Experimenting on difference: women, violence, and narrative in Zola's naturalism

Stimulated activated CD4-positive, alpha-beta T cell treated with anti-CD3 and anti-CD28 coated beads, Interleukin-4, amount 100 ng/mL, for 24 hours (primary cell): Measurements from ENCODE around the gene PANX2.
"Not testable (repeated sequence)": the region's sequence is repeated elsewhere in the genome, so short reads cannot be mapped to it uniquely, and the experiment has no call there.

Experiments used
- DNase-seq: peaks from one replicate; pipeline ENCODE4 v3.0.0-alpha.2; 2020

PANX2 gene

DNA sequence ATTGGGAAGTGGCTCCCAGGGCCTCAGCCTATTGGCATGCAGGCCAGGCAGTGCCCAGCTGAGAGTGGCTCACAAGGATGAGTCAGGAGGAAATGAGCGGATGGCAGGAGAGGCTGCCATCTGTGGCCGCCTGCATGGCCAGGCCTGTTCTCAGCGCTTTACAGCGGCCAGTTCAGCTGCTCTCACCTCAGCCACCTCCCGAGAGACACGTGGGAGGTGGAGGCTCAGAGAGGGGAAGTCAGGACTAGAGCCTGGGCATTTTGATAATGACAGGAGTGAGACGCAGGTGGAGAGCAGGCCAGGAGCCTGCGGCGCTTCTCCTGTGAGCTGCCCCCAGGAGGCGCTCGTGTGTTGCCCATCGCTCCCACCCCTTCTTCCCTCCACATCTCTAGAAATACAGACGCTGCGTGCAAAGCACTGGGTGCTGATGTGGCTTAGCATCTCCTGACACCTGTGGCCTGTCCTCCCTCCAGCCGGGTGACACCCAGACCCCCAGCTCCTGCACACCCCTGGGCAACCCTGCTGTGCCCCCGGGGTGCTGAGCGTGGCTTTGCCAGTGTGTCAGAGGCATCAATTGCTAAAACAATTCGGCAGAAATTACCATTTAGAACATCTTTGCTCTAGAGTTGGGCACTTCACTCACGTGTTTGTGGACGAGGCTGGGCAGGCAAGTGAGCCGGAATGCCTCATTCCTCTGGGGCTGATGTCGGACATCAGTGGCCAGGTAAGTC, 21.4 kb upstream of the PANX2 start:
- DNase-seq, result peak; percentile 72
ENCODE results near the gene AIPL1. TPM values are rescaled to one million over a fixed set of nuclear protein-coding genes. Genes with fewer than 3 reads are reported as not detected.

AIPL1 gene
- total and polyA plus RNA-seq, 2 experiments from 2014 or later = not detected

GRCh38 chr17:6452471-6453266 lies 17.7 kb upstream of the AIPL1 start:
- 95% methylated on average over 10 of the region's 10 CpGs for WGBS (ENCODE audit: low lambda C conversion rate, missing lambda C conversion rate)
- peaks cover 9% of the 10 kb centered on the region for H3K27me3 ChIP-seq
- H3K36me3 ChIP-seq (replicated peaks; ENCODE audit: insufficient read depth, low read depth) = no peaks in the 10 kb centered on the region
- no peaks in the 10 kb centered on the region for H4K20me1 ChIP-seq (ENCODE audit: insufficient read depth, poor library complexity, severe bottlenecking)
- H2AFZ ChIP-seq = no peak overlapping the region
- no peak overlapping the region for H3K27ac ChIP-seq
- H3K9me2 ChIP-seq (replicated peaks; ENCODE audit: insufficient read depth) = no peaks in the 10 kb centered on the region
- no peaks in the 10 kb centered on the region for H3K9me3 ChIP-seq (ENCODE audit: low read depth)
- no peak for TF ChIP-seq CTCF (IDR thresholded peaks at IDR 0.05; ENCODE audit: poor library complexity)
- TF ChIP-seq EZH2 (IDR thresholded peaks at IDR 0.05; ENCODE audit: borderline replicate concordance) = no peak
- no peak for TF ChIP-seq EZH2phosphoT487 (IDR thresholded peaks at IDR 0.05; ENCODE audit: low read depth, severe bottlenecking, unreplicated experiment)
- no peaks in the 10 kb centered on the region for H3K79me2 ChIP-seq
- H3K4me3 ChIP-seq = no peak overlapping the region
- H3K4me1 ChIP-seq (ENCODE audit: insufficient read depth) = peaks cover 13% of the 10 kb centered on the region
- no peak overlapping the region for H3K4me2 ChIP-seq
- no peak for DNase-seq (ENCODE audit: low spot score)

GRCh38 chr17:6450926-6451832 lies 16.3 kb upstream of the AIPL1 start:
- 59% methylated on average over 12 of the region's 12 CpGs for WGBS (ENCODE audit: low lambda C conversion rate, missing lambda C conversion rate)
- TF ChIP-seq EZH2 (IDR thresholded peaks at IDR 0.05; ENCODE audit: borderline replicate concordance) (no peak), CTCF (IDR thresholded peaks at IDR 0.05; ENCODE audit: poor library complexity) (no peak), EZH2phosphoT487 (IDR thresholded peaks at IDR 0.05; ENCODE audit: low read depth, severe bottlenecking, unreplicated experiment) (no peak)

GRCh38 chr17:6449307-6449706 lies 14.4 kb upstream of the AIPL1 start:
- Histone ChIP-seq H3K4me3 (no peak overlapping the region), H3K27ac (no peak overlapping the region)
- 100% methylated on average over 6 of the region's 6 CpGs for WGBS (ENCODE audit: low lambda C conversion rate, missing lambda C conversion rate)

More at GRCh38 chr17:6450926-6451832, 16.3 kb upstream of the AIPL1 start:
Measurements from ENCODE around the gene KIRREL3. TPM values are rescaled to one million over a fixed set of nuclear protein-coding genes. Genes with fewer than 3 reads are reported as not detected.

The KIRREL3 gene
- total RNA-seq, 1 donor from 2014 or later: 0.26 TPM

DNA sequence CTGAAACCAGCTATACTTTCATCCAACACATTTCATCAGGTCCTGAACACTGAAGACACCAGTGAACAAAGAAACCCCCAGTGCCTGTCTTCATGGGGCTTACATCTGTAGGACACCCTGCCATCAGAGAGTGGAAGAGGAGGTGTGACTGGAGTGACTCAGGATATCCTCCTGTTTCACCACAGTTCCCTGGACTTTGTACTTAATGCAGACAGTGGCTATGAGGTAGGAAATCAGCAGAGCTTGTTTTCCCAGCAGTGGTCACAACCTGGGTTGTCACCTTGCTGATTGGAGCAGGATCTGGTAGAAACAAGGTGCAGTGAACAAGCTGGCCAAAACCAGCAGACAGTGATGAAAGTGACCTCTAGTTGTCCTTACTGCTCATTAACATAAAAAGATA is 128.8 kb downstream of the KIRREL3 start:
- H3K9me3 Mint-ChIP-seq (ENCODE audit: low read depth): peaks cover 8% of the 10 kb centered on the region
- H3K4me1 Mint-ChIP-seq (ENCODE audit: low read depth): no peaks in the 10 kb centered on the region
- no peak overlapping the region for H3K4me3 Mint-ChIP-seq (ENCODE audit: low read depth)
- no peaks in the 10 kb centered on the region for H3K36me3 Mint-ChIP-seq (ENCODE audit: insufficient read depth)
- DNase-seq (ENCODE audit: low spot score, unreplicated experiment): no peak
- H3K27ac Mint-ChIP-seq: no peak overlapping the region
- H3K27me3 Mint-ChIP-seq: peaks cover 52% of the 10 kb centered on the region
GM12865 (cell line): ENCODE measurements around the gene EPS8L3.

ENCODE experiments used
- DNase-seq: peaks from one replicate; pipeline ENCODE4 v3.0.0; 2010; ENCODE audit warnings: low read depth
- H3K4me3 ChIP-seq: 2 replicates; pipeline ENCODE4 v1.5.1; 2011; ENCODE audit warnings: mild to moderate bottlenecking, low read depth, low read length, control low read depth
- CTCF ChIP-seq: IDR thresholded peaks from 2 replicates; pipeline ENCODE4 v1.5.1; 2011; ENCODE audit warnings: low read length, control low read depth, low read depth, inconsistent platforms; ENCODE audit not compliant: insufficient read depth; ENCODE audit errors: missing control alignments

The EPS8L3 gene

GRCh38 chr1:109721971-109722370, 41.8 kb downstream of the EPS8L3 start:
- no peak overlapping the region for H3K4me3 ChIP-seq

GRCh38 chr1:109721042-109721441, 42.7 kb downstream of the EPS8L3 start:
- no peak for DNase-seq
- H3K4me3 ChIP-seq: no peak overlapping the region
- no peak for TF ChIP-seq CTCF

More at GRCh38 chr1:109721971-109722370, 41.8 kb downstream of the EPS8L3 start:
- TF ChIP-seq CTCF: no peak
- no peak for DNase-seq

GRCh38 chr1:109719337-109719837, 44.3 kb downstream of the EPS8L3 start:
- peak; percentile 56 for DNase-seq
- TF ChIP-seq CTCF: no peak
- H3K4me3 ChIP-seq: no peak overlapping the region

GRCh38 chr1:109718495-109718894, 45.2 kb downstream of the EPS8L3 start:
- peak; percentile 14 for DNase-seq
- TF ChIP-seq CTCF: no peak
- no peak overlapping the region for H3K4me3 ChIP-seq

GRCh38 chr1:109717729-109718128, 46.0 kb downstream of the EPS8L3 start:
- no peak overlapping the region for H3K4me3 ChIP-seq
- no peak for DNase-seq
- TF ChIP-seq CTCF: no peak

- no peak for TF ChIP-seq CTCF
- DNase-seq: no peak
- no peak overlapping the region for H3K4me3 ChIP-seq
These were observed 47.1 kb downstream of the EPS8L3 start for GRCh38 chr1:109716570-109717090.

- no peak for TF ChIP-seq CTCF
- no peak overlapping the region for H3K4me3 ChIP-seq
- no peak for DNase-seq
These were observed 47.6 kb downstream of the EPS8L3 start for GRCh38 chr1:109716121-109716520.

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This dissertation examines the role of women in four of Émile Zola's novels, in particular their privileged position as the conduits through which he exerted his "experimental" literary method. Zola has long been recognized as subjecting his female characters to extreme violence, but scholars have not yet thoroughly explored how the ways in which he represents this violence provide insight into the nature of his narrative practice. For Zola, literary fiction offers access to a scientific truth, and the female body and its capacity for procreation is the source material for his investigation. By subjecting his female characters to analysis and ultimately dissection, Zola violently exploits the creative potential of their bodies and builds a literary empire upon them. In La Curée, Zola presents one of his first experimental heroines, a bored and pampered wife whose identity is constructed through reflections and refractions via a series of mirrors, both visually and narratively. This multiplicity of interferences effaces the female voice and subjectivity while exploiting the visual appeal of the female body. Nana offers a counterpoint on the same theme, featuring a woman who, through the desirability of her body, reverses the paradigm and exerts control over those around her with masterful manipulation of optics and language. Nana's body inscrutably defies analysis and playfully disrupts gender constructs by assuming contradictory sexual characteristics that are only indirectly observable. Zola shifts his narrative focus from the women themselves to the broader notion of sexual difference in La Bête humaine, in which the female body signifies the difference that drives male desire and destabilizes civilized society. The representability of sex becomes increasingly problematic as female speech, filtered through the body, puts the reliability of language into question. The problematics of the legible body that Zola develops in these texts can be traced all the way back to Thérèse Raquin, in which he conducts a literary investigation into the relationship between bodies and texts. This short novel, Zola's first of the genre, is particularly interested in the different (pro)creative capacities of male and female bodies and the representational possibilities inherent in them.
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